The anvil gravestone pictured above is a near perfect carving of an actual anvil. It accurately portrays all of the main parts of the anvil, including the level top called the “face” which is depicted with a block of metal and a hammer laying on top. At the posterior is the “Hardy hole“, which is used by metalsmiths for bending and punching. The other end shows the “horn” or rounded part of the tool, with a notch cut between the horn and the face called the “step.”
Anvils have been used for thousands of years and have appeared in literature as early as 800 B.C. in Homer’s Iliad:
“He [Hephaestus] cast durable bronze onto fire, and tin,/Precious gold and sliver. Then he positioned/His enormous anvil up on its block/And grasped his mighty hammer/In one hand, and in the other his tongs./He made a shield first, heavy and huge, /Every inch of it intricately designed./He threw a triple rim around it, glittering/Like lightening, and he made the strap silver.”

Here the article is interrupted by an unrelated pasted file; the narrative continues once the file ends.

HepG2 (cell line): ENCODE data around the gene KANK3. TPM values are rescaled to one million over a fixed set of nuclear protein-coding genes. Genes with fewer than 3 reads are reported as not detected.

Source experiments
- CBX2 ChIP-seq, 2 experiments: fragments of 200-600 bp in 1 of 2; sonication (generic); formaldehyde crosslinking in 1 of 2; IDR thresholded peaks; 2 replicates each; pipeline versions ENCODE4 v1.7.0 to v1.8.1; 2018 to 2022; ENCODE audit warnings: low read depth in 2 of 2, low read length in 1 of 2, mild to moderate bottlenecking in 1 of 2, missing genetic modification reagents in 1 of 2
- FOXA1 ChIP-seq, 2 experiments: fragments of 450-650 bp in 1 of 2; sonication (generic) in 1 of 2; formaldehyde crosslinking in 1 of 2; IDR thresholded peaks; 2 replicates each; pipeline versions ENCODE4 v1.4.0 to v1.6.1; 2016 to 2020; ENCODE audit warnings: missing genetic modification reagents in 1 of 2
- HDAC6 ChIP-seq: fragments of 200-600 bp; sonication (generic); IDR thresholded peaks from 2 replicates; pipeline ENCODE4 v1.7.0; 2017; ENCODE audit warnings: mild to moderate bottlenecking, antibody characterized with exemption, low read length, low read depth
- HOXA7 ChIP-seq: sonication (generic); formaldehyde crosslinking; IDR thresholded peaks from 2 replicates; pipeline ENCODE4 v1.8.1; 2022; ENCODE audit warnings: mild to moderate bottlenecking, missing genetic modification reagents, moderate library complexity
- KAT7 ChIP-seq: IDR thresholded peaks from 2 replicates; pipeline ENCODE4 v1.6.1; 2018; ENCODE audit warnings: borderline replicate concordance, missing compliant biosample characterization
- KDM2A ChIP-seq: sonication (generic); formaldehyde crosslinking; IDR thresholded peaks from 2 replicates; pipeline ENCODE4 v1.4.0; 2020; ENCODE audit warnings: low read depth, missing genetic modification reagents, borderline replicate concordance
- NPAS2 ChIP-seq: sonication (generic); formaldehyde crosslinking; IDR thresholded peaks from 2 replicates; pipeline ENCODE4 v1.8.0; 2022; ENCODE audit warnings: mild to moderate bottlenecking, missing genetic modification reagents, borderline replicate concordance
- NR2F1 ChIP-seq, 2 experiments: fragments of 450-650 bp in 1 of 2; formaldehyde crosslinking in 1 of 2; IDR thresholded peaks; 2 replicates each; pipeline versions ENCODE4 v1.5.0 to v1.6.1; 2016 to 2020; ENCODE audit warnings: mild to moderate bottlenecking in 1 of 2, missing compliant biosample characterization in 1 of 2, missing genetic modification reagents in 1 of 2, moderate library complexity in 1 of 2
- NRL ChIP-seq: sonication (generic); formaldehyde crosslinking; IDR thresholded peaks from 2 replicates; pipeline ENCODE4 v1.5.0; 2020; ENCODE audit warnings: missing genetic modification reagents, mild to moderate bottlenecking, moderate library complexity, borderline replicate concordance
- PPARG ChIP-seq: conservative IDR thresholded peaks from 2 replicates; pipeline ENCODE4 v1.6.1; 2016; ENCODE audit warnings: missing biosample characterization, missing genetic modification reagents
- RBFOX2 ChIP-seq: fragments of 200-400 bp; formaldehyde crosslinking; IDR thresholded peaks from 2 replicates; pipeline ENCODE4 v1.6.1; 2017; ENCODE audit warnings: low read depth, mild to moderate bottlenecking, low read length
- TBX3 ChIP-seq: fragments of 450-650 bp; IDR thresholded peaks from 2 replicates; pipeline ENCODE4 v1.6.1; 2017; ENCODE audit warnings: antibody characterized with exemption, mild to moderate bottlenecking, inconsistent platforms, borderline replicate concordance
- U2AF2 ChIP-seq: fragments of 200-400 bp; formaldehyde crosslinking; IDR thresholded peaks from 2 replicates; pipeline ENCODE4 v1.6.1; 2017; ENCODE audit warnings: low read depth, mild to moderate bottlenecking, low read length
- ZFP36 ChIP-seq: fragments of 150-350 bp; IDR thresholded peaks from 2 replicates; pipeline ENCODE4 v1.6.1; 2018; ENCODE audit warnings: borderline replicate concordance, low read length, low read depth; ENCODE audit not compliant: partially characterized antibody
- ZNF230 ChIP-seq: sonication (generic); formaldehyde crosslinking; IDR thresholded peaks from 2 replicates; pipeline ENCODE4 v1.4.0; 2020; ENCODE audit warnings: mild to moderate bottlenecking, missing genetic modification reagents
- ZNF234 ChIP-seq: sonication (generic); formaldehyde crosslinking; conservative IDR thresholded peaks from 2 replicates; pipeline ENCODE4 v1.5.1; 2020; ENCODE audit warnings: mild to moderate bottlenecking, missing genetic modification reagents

Just as a blacksmith uses an anvil to bend and shape metal into objects, the anvil is a symbol of universe being forged and created. Searches on the Internet also list the anvil as a symbol of martydom.
Of course, it can also mark the grave of a blacksmith.